Minister of State, Jospeh Harmon has stated that evidence may have to be produced to support the claim that local farmers would be denied a livelihood in light of the recent decision by the government to award a juice contract to a Suriname company instead of Tropical Orchards Products Limited (Topco), which is a subsidiary of Guyana’s own Demerara Distillers Limited (DDL).
At Post Cabinet Briefing earlier today, Harmon highlighted that since the matter has been lodged with the Bill Appeals Committee, he is certain that when these complaints are raised by the local companies during the investigation, they will be required to provide evidence that the local farmers are being negatively affected.
Last month, Guyana’s beverage giant, DDL had been overlooked as government announced that the contract for the supply and delivery of boxed juices was awarded to Caribbean International Distribution Inc (CIDI), a subsidiary of Suriname’s Rudisa Beverages and Juices Company.
This announcement was made despite DDL being the lowest bidder for the contract.
After milk was replaced as the preferred beverage to offer students along with biscuits as a snack in schools, DDL had supplied Topco juices to government’s National School Feeding programme since 2010.
In its defence, the coalition government stated that their decision to overlook DDL was guided by the National Procurement and Tender Board Administration’s recommendation that the contract should be awarded to the third highest bidder. Government further justified its decision noting that Rudisa met the requisite administrative as well as technical requirements.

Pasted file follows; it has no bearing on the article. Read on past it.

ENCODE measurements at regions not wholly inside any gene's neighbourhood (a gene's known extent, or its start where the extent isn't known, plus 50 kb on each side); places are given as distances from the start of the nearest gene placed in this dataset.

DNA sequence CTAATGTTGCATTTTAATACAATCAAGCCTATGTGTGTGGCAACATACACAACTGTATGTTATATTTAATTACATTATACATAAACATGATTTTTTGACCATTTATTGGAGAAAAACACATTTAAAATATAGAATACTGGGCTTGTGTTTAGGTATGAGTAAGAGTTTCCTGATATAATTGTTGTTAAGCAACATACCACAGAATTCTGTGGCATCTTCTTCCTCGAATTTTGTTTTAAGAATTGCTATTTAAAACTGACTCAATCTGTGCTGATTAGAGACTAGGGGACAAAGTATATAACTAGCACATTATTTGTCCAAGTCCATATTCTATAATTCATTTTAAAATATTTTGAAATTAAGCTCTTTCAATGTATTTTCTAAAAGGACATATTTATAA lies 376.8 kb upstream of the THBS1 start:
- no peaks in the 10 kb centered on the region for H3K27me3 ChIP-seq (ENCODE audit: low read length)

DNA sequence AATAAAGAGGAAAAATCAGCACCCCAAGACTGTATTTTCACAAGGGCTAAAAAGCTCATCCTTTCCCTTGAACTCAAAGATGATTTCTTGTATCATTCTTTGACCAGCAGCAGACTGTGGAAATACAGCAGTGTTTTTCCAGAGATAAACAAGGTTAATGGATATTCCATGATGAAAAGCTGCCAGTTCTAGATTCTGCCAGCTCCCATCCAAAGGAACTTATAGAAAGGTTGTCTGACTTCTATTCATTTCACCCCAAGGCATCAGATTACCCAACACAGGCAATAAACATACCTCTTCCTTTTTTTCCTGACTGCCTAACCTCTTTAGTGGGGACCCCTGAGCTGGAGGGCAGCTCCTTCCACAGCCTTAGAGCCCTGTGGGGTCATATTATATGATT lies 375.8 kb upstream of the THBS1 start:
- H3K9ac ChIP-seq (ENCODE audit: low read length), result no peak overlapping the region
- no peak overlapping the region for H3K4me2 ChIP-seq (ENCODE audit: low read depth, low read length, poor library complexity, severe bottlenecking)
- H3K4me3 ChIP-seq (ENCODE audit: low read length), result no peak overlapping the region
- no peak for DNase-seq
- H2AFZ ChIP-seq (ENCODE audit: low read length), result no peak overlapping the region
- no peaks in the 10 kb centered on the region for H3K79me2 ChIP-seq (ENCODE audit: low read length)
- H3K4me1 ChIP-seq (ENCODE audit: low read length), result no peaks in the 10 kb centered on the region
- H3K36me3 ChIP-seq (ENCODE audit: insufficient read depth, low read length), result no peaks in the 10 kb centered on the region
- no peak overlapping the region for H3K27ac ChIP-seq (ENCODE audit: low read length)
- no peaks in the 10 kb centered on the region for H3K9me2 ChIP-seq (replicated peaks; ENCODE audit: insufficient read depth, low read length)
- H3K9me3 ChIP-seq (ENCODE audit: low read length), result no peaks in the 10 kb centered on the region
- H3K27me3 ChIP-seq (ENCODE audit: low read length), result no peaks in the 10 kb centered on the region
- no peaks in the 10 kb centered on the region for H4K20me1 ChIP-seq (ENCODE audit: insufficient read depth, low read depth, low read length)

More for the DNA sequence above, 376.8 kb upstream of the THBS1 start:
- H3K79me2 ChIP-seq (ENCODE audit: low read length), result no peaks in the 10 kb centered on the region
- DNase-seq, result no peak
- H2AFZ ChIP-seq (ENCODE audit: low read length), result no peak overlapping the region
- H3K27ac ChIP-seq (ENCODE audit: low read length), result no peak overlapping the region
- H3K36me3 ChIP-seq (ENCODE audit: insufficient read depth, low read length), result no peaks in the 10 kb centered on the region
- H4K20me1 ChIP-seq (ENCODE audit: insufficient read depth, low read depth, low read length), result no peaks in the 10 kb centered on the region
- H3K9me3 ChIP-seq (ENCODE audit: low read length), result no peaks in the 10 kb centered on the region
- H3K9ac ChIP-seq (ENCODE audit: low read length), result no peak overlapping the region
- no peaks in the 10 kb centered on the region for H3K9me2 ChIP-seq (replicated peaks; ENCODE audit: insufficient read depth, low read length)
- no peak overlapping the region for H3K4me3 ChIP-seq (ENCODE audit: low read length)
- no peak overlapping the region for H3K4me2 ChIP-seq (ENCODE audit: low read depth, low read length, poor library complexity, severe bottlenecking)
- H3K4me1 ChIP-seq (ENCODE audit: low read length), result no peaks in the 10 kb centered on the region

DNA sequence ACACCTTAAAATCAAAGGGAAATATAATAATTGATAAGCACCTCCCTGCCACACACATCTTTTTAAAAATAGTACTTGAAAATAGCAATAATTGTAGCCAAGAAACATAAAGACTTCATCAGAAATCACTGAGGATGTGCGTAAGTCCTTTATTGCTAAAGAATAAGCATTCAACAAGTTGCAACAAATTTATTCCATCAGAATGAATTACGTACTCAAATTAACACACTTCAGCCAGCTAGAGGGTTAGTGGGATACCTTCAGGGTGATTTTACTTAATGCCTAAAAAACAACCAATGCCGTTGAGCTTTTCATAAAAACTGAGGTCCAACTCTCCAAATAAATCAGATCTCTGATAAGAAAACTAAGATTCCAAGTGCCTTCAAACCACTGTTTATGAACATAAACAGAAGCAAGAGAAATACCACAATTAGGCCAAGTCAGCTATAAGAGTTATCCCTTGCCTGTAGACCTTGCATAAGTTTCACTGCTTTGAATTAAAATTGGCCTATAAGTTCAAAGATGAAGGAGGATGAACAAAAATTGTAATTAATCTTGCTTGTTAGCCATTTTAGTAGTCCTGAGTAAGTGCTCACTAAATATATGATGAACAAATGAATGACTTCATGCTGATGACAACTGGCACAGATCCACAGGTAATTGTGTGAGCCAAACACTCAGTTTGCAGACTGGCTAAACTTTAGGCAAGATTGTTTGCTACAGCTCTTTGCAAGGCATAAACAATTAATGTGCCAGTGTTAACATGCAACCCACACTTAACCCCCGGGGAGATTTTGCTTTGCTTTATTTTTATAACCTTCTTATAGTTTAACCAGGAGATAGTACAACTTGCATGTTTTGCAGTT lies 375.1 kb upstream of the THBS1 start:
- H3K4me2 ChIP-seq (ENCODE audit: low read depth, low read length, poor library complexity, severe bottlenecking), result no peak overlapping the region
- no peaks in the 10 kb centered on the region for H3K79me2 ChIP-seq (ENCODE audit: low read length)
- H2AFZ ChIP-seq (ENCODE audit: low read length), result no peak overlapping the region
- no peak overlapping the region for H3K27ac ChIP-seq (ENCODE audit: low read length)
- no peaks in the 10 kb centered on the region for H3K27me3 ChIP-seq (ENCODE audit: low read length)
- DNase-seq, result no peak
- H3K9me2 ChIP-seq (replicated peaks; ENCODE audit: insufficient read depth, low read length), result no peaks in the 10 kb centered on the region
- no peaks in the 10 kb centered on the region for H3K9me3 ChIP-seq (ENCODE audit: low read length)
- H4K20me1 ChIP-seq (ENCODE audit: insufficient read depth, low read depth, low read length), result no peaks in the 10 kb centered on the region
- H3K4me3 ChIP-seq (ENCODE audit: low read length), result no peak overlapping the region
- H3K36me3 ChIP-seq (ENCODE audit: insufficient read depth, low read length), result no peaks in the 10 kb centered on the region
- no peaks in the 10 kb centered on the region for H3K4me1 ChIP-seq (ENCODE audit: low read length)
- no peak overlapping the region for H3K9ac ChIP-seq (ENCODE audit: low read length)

Meanwhile, Opposition Member of Parliament and former Attorney General Anil Nandlall had said that while Caricom (Caribbean Community) has obligations which may allow for a level playing field for competitive companies, the benefits that a local company can offer Guyana outweighs that of a foreign company. He added that the deal sends the wrong message to local manufacturers, pointing out that other Caricom member states make provisions for their local companies to thrive.
The former Attorney General likened the government’s decision to terminate the company’s juice contract as a move against job creation, something Nandlall reminded was promised in the coalition’s 100 day plan.
Nandlall also referenced logging company Barama which recently dismissed nearly 200 employees due to the non-renewal of their licenses. The former Attorney General surmised that Government is “contributing to unemployment” in the country.